Cult classic film To Wong Foo, Thanks for Everything! Julie Newmar, staring film icons such as Wesley Snipes and Patrick Swayze, has finally been adapted for the theatre stage by the original writer and director Douglas Carter Beane. To Wong Foo The Musical is receiving its world premiere at Manchester’s Hope Mill Theatre.
Our story begins at the Pyramid Club in New York where a whole host of drag queens are competing for the title of Drag Queen Of The Year in which the winner receives a trip to Hollywood. In an unusual turn of events we have a tie between Vida Boheme (Peter Caulfield) and Noxeema Jackson (Gregory Haney). Back in the dressing room, Vida sees a young Chi Chi Rodriquez (Pablo Goméz Jones) visibly emotional at not winning the competition. Wanting to take her under her wing the three queens embark on an epic adventure to Hollywood. As is predictable in these types of plots, unexpected twists and turns mean they only make it to Syndersville, a stereotypical American village not familiar with tolerance and acceptance of others.
The show opener is the glitz and glamour you would expect to see with pretty much the entire cast competing in the drag competition performing ‘Feel The Light’ striking in every way from the costume design by Gregory Gale to the way the lighting hits these stunning outfits (Lighting design by Jack Weir). Weir has used blackouts to great affect similar to the 90’s sitcom fade outs you would see moving into the next scene. Katie Lias, set designer, has used all the available space to transport us back in time and makes full use the stage in each scene supported by clever and clear video projection by Dan Light.
The script and plot are thin on the ground in terms of depth and substance and is everything you would expect it to be. Whilst it doesn’t have the heart of a ‘Kinky Boots’ it is reminiscent of ‘Priscilla Queen Of The Desert’. Themes such as domestic abuse are forced in the second act and briefly looked over in what felt like an unnecessary choice to add further diversity. Whilst it may not be the moving and deep show some may want to see, you can’t deny that this is a fun, joyous night out in the theatre. Clever one liners and delivery by the cast constantly have the audience in hilarity and the script is jam packed with comedy.
The score by Lewis Flynn compliments the story well but is lacking one standout number that will stick with the audience as they leave the theatre. ‘It Will Be Beautiful’ is perhaps the performance that comes closest to this, encouraging the audience to clap along to this uplifting show closer. Genres range from country folk to disco pop and ensures there is something for everyone. At times the pacing of the story is difficult to follow as the story is partly sung through, dipping back into spoken dialogue and back into song, and is not initially clear if it’s the same song or a different one.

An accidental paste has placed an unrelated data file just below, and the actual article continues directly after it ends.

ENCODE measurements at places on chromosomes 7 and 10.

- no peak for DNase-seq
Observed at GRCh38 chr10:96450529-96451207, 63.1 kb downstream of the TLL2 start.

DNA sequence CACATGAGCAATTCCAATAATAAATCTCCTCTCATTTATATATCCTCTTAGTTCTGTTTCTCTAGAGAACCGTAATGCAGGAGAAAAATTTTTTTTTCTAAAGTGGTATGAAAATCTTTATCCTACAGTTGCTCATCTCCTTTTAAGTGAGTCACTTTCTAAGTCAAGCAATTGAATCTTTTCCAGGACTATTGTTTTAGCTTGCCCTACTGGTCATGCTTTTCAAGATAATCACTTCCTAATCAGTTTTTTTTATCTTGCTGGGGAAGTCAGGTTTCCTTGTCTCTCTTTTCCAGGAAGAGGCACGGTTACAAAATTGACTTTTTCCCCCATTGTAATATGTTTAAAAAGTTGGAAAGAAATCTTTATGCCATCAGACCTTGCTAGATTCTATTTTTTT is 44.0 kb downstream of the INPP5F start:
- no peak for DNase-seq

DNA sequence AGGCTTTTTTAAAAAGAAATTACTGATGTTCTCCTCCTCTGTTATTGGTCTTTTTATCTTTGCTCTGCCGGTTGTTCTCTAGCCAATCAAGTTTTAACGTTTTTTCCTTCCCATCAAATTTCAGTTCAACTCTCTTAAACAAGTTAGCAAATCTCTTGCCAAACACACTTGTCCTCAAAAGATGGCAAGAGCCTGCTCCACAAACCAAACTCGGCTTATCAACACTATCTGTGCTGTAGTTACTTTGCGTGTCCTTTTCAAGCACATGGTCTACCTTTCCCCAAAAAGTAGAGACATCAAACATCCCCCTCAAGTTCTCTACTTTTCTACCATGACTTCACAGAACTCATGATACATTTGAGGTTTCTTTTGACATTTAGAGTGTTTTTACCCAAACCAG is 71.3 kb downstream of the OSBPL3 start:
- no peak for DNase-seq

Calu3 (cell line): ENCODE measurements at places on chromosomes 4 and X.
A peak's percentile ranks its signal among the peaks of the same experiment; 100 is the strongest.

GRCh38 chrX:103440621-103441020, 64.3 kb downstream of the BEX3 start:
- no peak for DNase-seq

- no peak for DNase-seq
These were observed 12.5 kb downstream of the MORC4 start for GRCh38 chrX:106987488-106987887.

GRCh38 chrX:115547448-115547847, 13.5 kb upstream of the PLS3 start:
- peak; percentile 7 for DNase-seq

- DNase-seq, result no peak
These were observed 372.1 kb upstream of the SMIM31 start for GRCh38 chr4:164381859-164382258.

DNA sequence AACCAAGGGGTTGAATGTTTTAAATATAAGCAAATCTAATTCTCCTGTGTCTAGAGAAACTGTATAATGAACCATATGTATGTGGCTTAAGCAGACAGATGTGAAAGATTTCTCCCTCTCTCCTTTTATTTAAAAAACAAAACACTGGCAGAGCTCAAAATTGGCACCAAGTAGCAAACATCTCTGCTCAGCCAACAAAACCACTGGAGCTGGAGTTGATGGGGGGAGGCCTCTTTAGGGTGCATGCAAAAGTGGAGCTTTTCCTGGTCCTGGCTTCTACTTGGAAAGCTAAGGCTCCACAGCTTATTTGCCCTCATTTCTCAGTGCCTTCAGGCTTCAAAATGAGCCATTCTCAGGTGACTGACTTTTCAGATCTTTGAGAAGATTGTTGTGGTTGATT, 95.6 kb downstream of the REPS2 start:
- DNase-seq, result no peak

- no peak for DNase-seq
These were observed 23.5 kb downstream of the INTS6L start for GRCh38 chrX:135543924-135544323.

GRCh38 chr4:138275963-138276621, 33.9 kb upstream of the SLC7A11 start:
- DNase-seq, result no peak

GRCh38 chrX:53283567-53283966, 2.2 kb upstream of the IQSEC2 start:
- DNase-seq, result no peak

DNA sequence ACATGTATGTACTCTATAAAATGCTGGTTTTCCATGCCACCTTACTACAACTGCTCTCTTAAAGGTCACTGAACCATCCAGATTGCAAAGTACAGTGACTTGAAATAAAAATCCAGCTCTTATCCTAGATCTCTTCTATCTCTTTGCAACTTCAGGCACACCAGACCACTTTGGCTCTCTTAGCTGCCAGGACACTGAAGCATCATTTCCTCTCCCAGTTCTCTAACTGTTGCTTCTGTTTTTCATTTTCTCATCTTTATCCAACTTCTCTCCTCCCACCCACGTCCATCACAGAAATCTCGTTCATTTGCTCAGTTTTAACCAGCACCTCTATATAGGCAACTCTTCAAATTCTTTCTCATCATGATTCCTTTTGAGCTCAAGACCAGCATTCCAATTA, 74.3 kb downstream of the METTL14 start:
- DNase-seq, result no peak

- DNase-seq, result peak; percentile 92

Our leading queens truly are the backbone of this production. Caulfield as Boheme leads the show with wit and sass including when things may have not been going as the script suggested using unsuspecting improvisation. Caulfield truly commands the stage and all eyes are on them in every scene they are on. Haney’s performance as Noxeema Jackson is effortless. Drawing on their extensive experience on Broadway and The West End, the character is shady and sarcastic, cold but loveable and the relationship between the actors couldn’t have been anymore perfect. The comedic timing particularly by Jackson delighted audiences throughout.
The character development of Chi Chi Rodriquez, played by Pablo Goméz Jones, doesn’t appear fully realised and lacked a distinct arc. Young and inexperienced Rodriquez is initially dramatic and perhaps over sentimental that she didn’t win the pageant due to never winning anything. She then heads to Hollywood via Syndersville and is eventually declared ‘a queen’ for no obvious and apparent reason. Gómez Jones’ rapport with Syndersville’s residents in the opening of act two draws particular laughs from the audience, however the character would have benefited from a deeper story and a greater contrast of acting style throughout. The comedy throughout the piece doesn’t lend to an emotional connection with this character so when the story wraps up we are left ambivalent.
At a time when Drag Bans in America are constantly making the news it is important that stories like this continue to be told. Nearly 30 years after the initial film was released, the musical highlights that although times have changed, a lot of issues we have previously faced are still prevalent today. Hope Mill Theatre are innovators in new theatre and whilst they are struggling financially I would urge everyone to take a visit and support this venue to ensure we continue to experience pieces of theatre like this. Whilst there are flaws, To Wong Foo is a light hearted hilarious night on the town reminding us of the importance of inclusivity and equality. It’s hard not to be dazzled by the sheer joy this production evokes. Camp comedy at its heart. To Wong Foo, thank you.
To Wong Foo runs at Hope Mill Theatre until 17th December. For more information and tickets, you can follow the link here.
AD | gifted tickets in return for an honest review